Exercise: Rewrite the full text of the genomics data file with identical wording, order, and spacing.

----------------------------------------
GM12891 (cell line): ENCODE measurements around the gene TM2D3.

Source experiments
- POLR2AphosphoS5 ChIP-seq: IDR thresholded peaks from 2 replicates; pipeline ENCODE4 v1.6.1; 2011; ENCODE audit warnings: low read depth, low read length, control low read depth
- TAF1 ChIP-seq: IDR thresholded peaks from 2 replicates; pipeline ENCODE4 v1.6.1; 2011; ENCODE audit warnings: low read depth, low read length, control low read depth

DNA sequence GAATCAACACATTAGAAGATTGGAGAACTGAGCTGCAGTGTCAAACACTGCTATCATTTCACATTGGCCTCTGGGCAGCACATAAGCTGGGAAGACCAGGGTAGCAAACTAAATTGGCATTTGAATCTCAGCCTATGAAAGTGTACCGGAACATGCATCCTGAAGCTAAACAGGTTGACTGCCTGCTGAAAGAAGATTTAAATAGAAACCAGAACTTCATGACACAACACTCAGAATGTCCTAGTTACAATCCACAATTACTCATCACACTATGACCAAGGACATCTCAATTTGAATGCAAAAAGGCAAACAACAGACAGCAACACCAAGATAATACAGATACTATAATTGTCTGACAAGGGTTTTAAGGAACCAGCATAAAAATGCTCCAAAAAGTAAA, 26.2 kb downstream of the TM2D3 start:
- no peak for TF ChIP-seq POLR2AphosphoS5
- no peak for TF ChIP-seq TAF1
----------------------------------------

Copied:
GM12891 (cell line): ENCODE measurements around the gene TM2D3.

Source experiments
- POLR2AphosphoS5 ChIP-seq: IDR thresholded peaks from 2 replicates; pipeline ENCODE4 v1.6.1; 2011; ENCODE audit warnings: low read depth, low read length, control low read depth
- TAF1 ChIP-seq: IDR thresholded peaks from 2 replicates; pipeline ENCODE4 v1.6.1; 2011; ENCODE audit warnings: low read depth, low read length, control low read depth

DNA sequence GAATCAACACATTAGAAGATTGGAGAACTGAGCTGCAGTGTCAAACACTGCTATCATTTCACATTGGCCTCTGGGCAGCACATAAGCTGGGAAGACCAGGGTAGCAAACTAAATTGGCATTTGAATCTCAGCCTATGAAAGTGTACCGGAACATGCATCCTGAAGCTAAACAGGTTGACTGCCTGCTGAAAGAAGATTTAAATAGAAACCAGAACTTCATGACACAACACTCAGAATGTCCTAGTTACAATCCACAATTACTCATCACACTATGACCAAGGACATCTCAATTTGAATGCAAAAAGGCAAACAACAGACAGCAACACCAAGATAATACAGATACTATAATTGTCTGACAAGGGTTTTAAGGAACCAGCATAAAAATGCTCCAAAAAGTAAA, 26.2 kb downstream of the TM2D3 start:
- no peak for TF ChIP-seq POLR2AphosphoS5
- no peak for TF ChIP-seq TAF1